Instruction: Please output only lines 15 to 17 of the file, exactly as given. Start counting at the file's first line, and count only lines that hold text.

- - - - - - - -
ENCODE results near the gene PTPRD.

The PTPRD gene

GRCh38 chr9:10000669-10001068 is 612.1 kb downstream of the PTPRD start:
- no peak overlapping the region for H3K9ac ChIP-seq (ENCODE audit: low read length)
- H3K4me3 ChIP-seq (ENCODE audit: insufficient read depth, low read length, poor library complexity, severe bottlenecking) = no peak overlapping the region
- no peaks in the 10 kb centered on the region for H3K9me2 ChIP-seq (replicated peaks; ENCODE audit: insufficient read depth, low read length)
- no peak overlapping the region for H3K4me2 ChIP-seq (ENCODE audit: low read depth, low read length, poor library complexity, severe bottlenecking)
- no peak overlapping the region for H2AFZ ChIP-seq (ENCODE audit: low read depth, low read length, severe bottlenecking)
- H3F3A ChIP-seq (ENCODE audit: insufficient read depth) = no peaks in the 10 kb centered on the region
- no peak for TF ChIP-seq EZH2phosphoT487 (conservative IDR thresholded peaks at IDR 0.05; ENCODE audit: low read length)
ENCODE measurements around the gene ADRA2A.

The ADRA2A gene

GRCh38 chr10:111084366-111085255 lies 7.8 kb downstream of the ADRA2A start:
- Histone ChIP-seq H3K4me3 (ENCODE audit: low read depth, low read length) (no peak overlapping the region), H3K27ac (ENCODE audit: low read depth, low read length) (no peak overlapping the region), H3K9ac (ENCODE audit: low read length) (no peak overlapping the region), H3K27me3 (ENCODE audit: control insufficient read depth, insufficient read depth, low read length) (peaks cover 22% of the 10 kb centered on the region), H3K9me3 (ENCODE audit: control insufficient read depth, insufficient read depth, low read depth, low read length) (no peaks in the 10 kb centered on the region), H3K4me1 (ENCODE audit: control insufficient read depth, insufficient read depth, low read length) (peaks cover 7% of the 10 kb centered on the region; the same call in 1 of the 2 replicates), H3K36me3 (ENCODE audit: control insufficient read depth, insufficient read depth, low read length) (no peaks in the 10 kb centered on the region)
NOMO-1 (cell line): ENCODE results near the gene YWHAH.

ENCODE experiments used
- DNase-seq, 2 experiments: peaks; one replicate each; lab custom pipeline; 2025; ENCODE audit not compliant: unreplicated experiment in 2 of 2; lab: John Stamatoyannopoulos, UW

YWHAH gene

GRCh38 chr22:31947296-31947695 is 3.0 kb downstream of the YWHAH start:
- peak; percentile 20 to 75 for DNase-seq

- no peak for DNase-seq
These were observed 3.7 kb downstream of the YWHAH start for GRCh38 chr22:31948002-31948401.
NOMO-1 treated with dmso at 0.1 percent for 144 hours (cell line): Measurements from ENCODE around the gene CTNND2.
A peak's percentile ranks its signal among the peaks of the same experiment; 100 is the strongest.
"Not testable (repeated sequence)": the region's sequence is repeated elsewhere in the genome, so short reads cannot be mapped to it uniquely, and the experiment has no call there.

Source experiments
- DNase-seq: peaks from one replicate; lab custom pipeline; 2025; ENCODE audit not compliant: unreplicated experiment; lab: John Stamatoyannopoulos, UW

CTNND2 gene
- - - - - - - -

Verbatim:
NOMO-1 (cell line): ENCODE results near the gene YWHAH.

ENCODE experiments used
- DNase-seq, 2 experiments: peaks; one replicate each; lab custom pipeline; 2025; ENCODE audit not compliant: unreplicated experiment in 2 of 2; lab: John Stamatoyannopoulos, UW